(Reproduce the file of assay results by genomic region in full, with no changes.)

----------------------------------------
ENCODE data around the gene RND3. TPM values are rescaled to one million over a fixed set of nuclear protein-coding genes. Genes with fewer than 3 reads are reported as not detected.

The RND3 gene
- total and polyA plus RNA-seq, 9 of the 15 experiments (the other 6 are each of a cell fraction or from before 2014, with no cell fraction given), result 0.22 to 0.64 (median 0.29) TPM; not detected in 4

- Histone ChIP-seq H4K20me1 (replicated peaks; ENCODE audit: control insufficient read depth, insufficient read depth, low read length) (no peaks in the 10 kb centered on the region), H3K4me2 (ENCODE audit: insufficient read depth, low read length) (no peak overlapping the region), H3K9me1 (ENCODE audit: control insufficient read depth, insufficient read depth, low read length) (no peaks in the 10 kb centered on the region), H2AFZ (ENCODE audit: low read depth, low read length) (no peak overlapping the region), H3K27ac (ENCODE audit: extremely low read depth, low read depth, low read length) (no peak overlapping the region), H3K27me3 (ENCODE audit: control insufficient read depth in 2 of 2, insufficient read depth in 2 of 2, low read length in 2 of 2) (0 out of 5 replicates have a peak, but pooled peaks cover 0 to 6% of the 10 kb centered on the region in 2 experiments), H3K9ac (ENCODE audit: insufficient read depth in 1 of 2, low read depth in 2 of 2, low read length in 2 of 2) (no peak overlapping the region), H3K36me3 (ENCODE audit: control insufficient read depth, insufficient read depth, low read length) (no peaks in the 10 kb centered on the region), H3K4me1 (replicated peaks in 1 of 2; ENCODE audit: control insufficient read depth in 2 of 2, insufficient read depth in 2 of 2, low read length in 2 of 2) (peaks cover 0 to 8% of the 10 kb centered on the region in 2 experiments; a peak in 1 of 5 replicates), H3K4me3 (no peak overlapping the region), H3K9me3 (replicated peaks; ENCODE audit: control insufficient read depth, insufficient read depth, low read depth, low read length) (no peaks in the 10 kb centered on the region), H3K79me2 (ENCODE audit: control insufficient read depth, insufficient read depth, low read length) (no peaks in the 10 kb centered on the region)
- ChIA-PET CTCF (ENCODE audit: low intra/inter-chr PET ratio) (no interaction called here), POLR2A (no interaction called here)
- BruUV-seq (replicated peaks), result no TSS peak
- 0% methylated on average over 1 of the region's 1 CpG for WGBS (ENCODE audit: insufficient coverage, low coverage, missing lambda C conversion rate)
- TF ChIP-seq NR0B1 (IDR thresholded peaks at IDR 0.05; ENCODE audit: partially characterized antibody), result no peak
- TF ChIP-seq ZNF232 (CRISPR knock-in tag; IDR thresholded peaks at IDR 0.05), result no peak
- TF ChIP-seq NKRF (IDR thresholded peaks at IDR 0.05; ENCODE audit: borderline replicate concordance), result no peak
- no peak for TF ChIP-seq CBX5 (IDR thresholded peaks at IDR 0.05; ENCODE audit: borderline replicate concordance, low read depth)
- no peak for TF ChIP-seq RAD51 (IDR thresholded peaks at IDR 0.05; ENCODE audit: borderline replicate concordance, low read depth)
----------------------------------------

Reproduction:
ENCODE data around the gene RND3. TPM values are rescaled to one million over a fixed set of nuclear protein-coding genes. Genes with fewer than 3 reads are reported as not detected.

The RND3 gene
- total and polyA plus RNA-seq, 9 of the 15 experiments (the other 6 are each of a cell fraction or from before 2014, with no cell fraction given), result 0.22 to 0.64 (median 0.29) TPM; not detected in 4

- Histone ChIP-seq H4K20me1 (replicated peaks; ENCODE audit: control insufficient read depth, insufficient read depth, low read length) (no peaks in the 10 kb centered on the region), H3K4me2 (ENCODE audit: insufficient read depth, low read length) (no peak overlapping the region), H3K9me1 (ENCODE audit: control insufficient read depth, insufficient read depth, low read length) (no peaks in the 10 kb centered on the region), H2AFZ (ENCODE audit: low read depth, low read length) (no peak overlapping the region), H3K27ac (ENCODE audit: extremely low read depth, low read depth, low read length) (no peak overlapping the region), H3K27me3 (ENCODE audit: control insufficient read depth in 2 of 2, insufficient read depth in 2 of 2, low read length in 2 of 2) (0 out of 5 replicates have a peak, but pooled peaks cover 0 to 6% of the 10 kb centered on the region in 2 experiments), H3K9ac (ENCODE audit: insufficient read depth in 1 of 2, low read depth in 2 of 2, low read length in 2 of 2) (no peak overlapping the region), H3K36me3 (ENCODE audit: control insufficient read depth, insufficient read depth, low read length) (no peaks in the 10 kb centered on the region), H3K4me1 (replicated peaks in 1 of 2; ENCODE audit: control insufficient read depth in 2 of 2, insufficient read depth in 2 of 2, low read length in 2 of 2) (peaks cover 0 to 8% of the 10 kb centered on the region in 2 experiments; a peak in 1 of 5 replicates), H3K4me3 (no peak overlapping the region), H3K9me3 (replicated peaks; ENCODE audit: control insufficient read depth, insufficient read depth, low read depth, low read length) (no peaks in the 10 kb centered on the region), H3K79me2 (ENCODE audit: control insufficient read depth, insufficient read depth, low read length) (no peaks in the 10 kb centered on the region)
- ChIA-PET CTCF (ENCODE audit: low intra/inter-chr PET ratio) (no interaction called here), POLR2A (no interaction called here)
- BruUV-seq (replicated peaks), result no TSS peak
- 0% methylated on average over 1 of the region's 1 CpG for WGBS (ENCODE audit: insufficient coverage, low coverage, missing lambda C conversion rate)
- TF ChIP-seq NR0B1 (IDR thresholded peaks at IDR 0.05; ENCODE audit: partially characterized antibody), result no peak
- TF ChIP-seq ZNF232 (CRISPR knock-in tag; IDR thresholded peaks at IDR 0.05), result no peak
- TF ChIP-seq NKRF (IDR thresholded peaks at IDR 0.05; ENCODE audit: borderline replicate concordance), result no peak
- no peak for TF ChIP-seq CBX5 (IDR thresholded peaks at IDR 0.05; ENCODE audit: borderline replicate concordance, low read depth)
- no peak for TF ChIP-seq RAD51 (IDR thresholded peaks at IDR 0.05; ENCODE audit: borderline replicate concordance, low read depth)